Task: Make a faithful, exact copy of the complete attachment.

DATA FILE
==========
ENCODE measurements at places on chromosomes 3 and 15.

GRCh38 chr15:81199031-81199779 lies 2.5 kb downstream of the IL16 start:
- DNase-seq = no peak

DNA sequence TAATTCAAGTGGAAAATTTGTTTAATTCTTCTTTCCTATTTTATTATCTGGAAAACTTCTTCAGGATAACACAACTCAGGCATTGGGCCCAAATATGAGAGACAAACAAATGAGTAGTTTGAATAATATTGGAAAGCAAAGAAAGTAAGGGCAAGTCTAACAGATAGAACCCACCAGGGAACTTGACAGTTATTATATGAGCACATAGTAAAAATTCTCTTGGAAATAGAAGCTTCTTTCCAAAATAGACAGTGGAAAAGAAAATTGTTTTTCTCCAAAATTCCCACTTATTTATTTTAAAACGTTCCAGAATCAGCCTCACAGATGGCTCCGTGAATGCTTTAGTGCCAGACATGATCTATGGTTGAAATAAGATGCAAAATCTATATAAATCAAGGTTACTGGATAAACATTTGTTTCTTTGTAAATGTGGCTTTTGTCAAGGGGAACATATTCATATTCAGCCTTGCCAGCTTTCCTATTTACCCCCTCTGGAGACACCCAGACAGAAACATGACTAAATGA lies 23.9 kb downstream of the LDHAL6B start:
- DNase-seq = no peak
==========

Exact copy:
ENCODE measurements at places on chromosomes 3 and 15.

GRCh38 chr15:81199031-81199779 lies 2.5 kb downstream of the IL16 start:
- DNase-seq = no peak

DNA sequence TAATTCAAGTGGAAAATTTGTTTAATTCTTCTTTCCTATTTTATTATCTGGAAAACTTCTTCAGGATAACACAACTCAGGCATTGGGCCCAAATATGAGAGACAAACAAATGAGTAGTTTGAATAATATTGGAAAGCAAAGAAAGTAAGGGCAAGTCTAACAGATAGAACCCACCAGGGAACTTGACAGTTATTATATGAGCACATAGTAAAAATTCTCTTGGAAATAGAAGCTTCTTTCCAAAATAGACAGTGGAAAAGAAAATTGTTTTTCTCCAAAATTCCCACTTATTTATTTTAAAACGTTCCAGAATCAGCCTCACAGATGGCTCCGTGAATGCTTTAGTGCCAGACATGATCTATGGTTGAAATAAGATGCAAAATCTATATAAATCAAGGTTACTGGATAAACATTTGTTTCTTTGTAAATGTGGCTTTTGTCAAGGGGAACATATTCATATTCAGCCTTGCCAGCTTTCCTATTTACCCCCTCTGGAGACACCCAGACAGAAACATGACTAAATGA lies 23.9 kb downstream of the LDHAL6B start:
- DNase-seq = no peak